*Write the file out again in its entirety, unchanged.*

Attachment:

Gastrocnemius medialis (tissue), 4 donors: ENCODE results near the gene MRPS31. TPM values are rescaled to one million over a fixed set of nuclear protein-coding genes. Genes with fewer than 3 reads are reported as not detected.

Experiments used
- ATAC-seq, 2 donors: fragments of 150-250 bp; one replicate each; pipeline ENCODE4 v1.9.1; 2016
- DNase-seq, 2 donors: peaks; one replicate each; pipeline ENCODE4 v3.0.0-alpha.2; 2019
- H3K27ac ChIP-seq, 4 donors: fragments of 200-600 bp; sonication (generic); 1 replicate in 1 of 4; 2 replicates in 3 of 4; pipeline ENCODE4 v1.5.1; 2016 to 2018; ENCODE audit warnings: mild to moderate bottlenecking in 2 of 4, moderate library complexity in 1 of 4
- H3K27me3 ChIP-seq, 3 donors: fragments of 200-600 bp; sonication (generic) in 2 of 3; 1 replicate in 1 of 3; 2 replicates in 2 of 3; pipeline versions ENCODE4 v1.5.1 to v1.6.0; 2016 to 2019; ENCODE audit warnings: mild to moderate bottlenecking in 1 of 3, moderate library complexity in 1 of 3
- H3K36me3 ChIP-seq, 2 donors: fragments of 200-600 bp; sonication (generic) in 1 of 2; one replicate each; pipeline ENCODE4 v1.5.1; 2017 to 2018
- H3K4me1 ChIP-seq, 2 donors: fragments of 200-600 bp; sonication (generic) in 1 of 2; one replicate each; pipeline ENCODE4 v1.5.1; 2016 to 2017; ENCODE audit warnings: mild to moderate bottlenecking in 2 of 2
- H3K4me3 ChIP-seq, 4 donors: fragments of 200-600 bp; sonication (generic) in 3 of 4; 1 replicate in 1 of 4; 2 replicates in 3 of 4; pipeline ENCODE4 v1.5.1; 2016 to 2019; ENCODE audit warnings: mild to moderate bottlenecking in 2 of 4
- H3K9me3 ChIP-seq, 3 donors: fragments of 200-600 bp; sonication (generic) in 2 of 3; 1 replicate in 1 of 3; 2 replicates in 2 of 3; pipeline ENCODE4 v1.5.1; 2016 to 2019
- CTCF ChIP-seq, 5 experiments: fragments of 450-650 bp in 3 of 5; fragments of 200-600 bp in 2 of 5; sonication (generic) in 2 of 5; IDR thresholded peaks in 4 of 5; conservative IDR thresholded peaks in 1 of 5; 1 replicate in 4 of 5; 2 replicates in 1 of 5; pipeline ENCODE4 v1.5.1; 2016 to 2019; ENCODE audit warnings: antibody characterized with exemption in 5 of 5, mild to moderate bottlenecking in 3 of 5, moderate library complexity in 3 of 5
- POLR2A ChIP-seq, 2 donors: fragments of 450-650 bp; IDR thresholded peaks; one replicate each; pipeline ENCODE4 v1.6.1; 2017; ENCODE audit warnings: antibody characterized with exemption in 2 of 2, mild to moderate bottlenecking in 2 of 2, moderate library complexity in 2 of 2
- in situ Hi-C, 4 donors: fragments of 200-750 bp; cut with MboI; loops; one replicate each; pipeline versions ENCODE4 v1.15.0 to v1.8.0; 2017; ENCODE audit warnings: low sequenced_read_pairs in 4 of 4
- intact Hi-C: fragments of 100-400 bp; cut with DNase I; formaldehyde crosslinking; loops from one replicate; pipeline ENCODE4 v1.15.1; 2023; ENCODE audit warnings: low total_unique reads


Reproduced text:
Gastrocnemius medialis (tissue), 4 donors: ENCODE results near the gene MRPS31. TPM values are rescaled to one million over a fixed set of nuclear protein-coding genes. Genes with fewer than 3 reads are reported as not detected.

Experiments used
- ATAC-seq, 2 donors: fragments of 150-250 bp; one replicate each; pipeline ENCODE4 v1.9.1; 2016
- DNase-seq, 2 donors: peaks; one replicate each; pipeline ENCODE4 v3.0.0-alpha.2; 2019
- H3K27ac ChIP-seq, 4 donors: fragments of 200-600 bp; sonication (generic); 1 replicate in 1 of 4; 2 replicates in 3 of 4; pipeline ENCODE4 v1.5.1; 2016 to 2018; ENCODE audit warnings: mild to moderate bottlenecking in 2 of 4, moderate library complexity in 1 of 4
- H3K27me3 ChIP-seq, 3 donors: fragments of 200-600 bp; sonication (generic) in 2 of 3; 1 replicate in 1 of 3; 2 replicates in 2 of 3; pipeline versions ENCODE4 v1.5.1 to v1.6.0; 2016 to 2019; ENCODE audit warnings: mild to moderate bottlenecking in 1 of 3, moderate library complexity in 1 of 3
- H3K36me3 ChIP-seq, 2 donors: fragments of 200-600 bp; sonication (generic) in 1 of 2; one replicate each; pipeline ENCODE4 v1.5.1; 2017 to 2018
- H3K4me1 ChIP-seq, 2 donors: fragments of 200-600 bp; sonication (generic) in 1 of 2; one replicate each; pipeline ENCODE4 v1.5.1; 2016 to 2017; ENCODE audit warnings: mild to moderate bottlenecking in 2 of 2
- H3K4me3 ChIP-seq, 4 donors: fragments of 200-600 bp; sonication (generic) in 3 of 4; 1 replicate in 1 of 4; 2 replicates in 3 of 4; pipeline ENCODE4 v1.5.1; 2016 to 2019; ENCODE audit warnings: mild to moderate bottlenecking in 2 of 4
- H3K9me3 ChIP-seq, 3 donors: fragments of 200-600 bp; sonication (generic) in 2 of 3; 1 replicate in 1 of 3; 2 replicates in 2 of 3; pipeline ENCODE4 v1.5.1; 2016 to 2019
- CTCF ChIP-seq, 5 experiments: fragments of 450-650 bp in 3 of 5; fragments of 200-600 bp in 2 of 5; sonication (generic) in 2 of 5; IDR thresholded peaks in 4 of 5; conservative IDR thresholded peaks in 1 of 5; 1 replicate in 4 of 5; 2 replicates in 1 of 5; pipeline ENCODE4 v1.5.1; 2016 to 2019; ENCODE audit warnings: antibody characterized with exemption in 5 of 5, mild to moderate bottlenecking in 3 of 5, moderate library complexity in 3 of 5
- POLR2A ChIP-seq, 2 donors: fragments of 450-650 bp; IDR thresholded peaks; one replicate each; pipeline ENCODE4 v1.6.1; 2017; ENCODE audit warnings: antibody characterized with exemption in 2 of 2, mild to moderate bottlenecking in 2 of 2, moderate library complexity in 2 of 2
- in situ Hi-C, 4 donors: fragments of 200-750 bp; cut with MboI; loops; one replicate each; pipeline versions ENCODE4 v1.15.0 to v1.8.0; 2017; ENCODE audit warnings: low sequenced_read_pairs in 4 of 4
- intact Hi-C: fragments of 100-400 bp; cut with DNase I; formaldehyde crosslinking; loops from one replicate; pipeline ENCODE4 v1.15.1; 2023; ENCODE audit warnings: low total_unique reads